Learn / Finding Calm: Options for Anxiety Treatment
Anxiety is a normal reaction to stress and can be a useful response in certain situations. It alerts us to dangers and helps us prepare and pay attention. But anxiety disorders are more than normal feelings of nervousness or anxiousness—they involve excessive fear or anxiousness which can negatively impact everyday life.
If you often feel anxious, whether or not you’ve been diagnosed with an anxiety disorder, the steps to seeking help can seem overwhelming. For some, rehab for anxiety is a good place to start.
Anxiety disorders are the most common type of mental disorder1 and affect over 30% of adults at some point in their lives. Different risk factors can make it more likely for someone to develop an anxiety disorder. These include stressful life events, a family history of anxiety and other mental health issues, a history of trauma, and certain medical conditions.
In order to begin healing, it’s important to understand your personal experience with anxiety. Finding a rehab program that specializes in treating anxiety disorders may be a step in that process.
As humans, our bodies have evolved to protect us in moments of danger. As such, our nervous system is continually scanning for threats as a way to keep us safe. When our body detects that there’s some kind of threat (whether it’s an oncoming car or just a loud noise), it reacts in a way that is likely to keep us safe. As the threat passes, our bodies regulate and return to a calmer state.
Chronic anxiety happens when a person’s body isn’t able to complete the cycle and return to a regular state. Instead, it stays at alert when it doesn’t need to. Anxiety is an adaptive response that helps keep us alive in dangerous situations. But staying in this elevated state can be distressing and bad for our physical health.
If you suffer from anxiety, it can be difficult to find a sense of calm even when you know you’re safe.
In the first stage of treatment, a mental health specialist will take you through an assessment process to see if you meet the criteria for an anxiety disorder.2 Results of the assessment will guide your treatment recommendations. Common types of anxiety disorders and their symptoms are listed below:
Generalized Anxiety Disorder (GAD)
The most common diagnosis is generalized anxiety disorder. To receive this diagnosis, a person needs to show persistent and excessive worry that interferes with daily activities.
Panic disorder involves experiencing panic attacks in response to a feared object or at unexpected times. Symptoms include rapid heart rate, sweating, shaking, feeling short of breath, chest pain, dizziness, numbness or tingling, chills or hot flashes, nausea, and fear of losing control or dying.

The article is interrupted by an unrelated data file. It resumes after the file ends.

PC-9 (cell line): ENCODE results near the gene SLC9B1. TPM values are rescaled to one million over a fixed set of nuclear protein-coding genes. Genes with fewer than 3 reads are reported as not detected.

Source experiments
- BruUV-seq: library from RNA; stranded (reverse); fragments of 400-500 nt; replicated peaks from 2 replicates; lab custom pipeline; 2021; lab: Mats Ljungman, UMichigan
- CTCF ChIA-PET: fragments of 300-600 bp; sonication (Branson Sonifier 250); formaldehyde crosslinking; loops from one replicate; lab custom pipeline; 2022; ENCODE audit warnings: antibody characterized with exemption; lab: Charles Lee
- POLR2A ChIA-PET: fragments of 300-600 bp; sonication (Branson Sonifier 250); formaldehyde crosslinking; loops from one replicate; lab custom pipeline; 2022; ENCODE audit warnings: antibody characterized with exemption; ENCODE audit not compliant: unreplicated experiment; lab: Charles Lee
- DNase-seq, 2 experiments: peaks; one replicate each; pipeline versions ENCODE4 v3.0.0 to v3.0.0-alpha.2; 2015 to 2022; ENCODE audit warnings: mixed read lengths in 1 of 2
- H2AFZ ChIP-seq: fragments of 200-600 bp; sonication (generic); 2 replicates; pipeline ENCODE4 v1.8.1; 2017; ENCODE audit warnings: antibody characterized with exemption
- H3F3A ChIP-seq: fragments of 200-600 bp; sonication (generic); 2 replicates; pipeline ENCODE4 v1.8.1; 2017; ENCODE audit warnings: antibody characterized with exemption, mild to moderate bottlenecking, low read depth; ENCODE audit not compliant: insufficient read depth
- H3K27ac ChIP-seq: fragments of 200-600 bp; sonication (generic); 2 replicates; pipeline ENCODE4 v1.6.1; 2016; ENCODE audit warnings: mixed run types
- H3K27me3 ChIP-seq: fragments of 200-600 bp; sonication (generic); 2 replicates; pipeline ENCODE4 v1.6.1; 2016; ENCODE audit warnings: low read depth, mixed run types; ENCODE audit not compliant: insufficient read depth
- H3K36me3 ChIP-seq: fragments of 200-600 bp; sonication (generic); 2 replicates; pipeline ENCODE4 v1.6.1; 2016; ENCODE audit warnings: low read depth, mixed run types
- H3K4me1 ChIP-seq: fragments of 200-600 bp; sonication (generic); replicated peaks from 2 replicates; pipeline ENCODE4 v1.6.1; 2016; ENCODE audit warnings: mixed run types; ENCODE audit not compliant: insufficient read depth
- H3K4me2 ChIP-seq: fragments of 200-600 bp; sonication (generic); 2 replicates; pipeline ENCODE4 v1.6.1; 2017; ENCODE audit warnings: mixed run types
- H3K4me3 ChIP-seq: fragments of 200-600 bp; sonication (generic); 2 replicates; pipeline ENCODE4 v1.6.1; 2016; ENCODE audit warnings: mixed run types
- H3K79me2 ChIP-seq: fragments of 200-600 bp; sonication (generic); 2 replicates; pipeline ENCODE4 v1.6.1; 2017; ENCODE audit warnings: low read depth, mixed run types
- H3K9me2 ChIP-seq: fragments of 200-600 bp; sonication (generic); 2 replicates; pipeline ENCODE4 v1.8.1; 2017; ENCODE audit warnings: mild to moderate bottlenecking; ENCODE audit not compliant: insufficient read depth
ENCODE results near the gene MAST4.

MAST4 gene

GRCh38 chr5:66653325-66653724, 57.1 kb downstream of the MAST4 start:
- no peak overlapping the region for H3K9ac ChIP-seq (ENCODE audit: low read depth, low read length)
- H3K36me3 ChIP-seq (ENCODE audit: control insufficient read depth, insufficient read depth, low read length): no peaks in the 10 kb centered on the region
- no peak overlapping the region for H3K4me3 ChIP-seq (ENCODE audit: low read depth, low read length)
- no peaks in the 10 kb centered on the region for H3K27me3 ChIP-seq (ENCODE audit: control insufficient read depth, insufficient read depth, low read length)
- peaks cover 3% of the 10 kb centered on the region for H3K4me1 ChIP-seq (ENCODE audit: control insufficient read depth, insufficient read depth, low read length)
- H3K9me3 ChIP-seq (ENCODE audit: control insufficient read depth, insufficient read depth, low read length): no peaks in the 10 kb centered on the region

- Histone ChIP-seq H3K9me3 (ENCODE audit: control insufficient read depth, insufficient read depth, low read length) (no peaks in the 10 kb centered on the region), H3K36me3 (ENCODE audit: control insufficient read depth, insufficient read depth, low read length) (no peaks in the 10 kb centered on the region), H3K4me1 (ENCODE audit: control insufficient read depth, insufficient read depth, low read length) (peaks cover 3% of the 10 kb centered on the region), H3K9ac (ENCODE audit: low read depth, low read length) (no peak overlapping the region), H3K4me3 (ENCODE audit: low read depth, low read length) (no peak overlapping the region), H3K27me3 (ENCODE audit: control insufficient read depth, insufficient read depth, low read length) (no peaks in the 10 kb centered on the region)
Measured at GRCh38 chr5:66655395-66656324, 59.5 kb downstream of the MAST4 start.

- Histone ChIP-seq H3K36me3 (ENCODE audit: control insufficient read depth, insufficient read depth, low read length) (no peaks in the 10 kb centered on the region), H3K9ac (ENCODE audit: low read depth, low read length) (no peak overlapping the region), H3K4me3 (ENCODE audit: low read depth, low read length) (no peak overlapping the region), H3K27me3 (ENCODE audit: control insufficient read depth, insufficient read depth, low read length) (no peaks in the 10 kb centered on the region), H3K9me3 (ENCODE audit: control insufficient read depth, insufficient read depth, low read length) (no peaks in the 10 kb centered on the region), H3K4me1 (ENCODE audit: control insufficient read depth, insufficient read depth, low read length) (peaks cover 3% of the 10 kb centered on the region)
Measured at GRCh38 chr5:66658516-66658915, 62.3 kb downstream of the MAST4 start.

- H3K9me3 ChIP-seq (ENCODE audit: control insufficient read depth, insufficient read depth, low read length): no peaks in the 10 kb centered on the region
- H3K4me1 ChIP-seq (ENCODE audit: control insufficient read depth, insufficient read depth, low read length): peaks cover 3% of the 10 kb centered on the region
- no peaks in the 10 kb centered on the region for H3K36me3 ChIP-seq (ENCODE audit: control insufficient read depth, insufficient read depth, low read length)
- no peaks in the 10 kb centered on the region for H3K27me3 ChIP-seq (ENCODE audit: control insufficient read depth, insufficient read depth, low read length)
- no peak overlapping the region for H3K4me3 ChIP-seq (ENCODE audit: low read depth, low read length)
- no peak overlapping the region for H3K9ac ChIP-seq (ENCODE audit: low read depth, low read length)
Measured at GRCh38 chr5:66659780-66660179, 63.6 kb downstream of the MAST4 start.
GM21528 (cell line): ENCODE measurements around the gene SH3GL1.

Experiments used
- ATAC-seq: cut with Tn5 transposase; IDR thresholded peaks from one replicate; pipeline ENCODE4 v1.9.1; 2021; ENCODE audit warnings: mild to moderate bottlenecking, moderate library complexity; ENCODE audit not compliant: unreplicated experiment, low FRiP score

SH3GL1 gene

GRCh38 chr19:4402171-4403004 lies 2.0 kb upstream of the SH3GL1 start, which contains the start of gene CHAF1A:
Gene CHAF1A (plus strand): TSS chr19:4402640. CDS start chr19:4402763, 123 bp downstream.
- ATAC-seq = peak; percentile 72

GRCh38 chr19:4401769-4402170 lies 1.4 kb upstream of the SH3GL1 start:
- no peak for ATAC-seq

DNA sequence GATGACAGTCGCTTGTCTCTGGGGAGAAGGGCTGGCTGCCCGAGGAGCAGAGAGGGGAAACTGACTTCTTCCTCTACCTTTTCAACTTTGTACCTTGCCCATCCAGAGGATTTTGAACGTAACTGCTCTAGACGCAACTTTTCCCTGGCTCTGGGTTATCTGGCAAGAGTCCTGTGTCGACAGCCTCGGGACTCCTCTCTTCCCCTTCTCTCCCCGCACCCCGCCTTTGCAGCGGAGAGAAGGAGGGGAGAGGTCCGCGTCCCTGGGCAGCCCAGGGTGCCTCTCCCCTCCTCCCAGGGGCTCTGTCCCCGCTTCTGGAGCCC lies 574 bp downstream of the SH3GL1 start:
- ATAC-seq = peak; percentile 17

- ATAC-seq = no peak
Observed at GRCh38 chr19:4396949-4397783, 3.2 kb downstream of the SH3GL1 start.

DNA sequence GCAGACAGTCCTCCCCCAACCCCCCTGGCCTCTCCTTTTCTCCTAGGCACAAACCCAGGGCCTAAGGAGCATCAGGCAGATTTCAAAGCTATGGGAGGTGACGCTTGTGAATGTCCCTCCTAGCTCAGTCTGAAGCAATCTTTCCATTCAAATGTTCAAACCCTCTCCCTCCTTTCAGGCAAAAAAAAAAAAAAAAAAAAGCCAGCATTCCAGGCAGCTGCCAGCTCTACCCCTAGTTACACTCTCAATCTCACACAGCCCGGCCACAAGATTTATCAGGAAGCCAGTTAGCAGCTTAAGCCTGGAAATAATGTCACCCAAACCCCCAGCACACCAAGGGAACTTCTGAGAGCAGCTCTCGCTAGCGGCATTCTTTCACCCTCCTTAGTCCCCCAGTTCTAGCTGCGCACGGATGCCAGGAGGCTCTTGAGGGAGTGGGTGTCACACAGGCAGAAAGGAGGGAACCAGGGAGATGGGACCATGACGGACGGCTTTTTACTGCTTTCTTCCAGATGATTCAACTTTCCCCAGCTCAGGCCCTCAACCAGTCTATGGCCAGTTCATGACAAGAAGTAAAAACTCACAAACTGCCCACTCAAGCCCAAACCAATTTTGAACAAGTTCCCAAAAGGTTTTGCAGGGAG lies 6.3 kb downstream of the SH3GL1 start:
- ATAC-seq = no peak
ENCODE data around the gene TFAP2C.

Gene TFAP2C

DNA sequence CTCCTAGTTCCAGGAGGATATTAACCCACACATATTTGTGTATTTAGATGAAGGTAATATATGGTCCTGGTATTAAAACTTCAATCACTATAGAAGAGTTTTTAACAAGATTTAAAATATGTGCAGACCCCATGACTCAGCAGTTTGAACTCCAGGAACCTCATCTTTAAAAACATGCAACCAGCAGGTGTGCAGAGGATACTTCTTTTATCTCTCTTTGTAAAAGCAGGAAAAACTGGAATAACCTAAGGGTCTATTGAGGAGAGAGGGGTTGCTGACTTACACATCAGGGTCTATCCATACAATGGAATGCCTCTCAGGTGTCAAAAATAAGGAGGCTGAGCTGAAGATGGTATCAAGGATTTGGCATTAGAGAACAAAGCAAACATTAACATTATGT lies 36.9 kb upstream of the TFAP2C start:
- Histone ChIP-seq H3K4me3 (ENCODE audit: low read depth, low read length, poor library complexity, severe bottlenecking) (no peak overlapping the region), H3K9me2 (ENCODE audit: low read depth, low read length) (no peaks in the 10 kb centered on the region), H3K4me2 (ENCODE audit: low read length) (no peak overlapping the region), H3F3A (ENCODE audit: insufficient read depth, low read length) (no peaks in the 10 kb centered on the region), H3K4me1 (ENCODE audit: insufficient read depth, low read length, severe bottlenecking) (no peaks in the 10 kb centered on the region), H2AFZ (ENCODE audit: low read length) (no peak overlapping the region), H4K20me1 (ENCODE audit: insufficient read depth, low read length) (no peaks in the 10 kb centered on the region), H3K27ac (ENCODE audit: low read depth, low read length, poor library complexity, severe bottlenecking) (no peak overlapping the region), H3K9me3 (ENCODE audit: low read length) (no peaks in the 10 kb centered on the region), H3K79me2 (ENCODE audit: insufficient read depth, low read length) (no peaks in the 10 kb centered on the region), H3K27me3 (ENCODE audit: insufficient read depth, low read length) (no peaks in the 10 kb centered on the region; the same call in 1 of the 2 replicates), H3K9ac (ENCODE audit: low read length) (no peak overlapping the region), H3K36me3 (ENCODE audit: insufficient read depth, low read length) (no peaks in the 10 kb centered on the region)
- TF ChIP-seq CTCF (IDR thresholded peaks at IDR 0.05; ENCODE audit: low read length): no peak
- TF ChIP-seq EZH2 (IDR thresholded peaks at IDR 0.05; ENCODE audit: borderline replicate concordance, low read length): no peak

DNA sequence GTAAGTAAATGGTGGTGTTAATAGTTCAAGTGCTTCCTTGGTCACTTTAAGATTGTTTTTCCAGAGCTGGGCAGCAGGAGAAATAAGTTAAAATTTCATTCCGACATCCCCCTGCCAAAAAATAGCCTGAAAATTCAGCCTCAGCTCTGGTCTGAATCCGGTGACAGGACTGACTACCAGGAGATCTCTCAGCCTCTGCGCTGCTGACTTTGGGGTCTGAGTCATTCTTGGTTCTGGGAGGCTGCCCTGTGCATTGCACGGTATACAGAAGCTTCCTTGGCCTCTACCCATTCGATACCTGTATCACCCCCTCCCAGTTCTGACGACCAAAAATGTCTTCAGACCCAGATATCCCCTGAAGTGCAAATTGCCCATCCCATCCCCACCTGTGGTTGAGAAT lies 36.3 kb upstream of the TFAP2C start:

A phobia is an excessive and persistent fear of a specific object, situation, or activity that’s generally not harmful. Examples are a fear of public speaking, fear of flying, or fear of spiders. A person with a phobia may avoid certain situations, or experience extreme distress when facing their fear.
A person with agoraphobia fears situations where escape may be difficult or embarrassing. They experience fear in at least two of these circumstances: using public transportation, being in open spaces, being in enclosed spaces, standing in line or being in a crowd, or being outside the home alone.
Social Anxiety Disorder
Social anxiety disorder involves significant anxiety and discomfort about being embarrassed, humiliated, or looked down on in social interactions. Two examples are extreme fear of public speaking, and eating or drinking in public.
Separation Anxiety Disorder
Separation anxiety disorder is when a patient is excessively fearful or anxious about separation from people they’re close to. The feeling is beyond what’s appropriate for the person’s age, lasts over time, and causes problems functioning.
Selective mutism is diagnosed in cases where a person is unable to speak in certain social situations, such as with classmates at school or to relatives they don’t see very often.
People struggle with anxiety due to a combination of genetic, environmental, psychological, and other factors. Because we know that anxiety disorders can run in families, it’s likely that a combination of genes and environmental stresses lead to anxiety disorders.2
Research shows that anxiety and sensory sensitivity are related. People who are more sensitive to sensory input may have higher levels of anxiety than others. Each of us has our own breaking point of when our nervous system becomes overstimulated. When surroundings are too bright, too loud, or too intense in other ways, everyday environments can get overwhelming.
Anxiety symptoms can develop in childhood or later in life, and it’s common for patients to have other mental health or medical diagnoses along with an anxiety disorder. It’s important to keep in mind that anxiety might look different across people and cultures.
Everyone’s experience is different, but there are some common comorbidities of anxiety disorders:
Anxiety can also take the form of physical symptoms.4 These include fibromyalgia, nausea, heartburn, impaired motor activity, and impaired vision. Even when there’s not a medical diagnosis to explain these physical symptoms, they’re still important to notice. They may signal that your body is experiencing chronic anxiety.
Anxiety often happens internally but it may also have a serious impact on your life.
Anxiety takes a toll on the body. Because they have high levels of cortisol and other stress hormones, people who are chronically anxious may have problems with heart disease,5 high blood pressure, and immune system deficiencies.
People with chronic anxiety sometimes experience chronic inflammation, like gut inflammation. Chronic anxiety can also shorten life expectancy.
Public stigma toward people with anxiety disorders6 and other mental health diagnoses can take a toll on a person, and lead to self-stigma. These negative attitudes are often based on the misconception that anxiety happens because of personal weakness, instead of it being a legitimate condition that calls for support.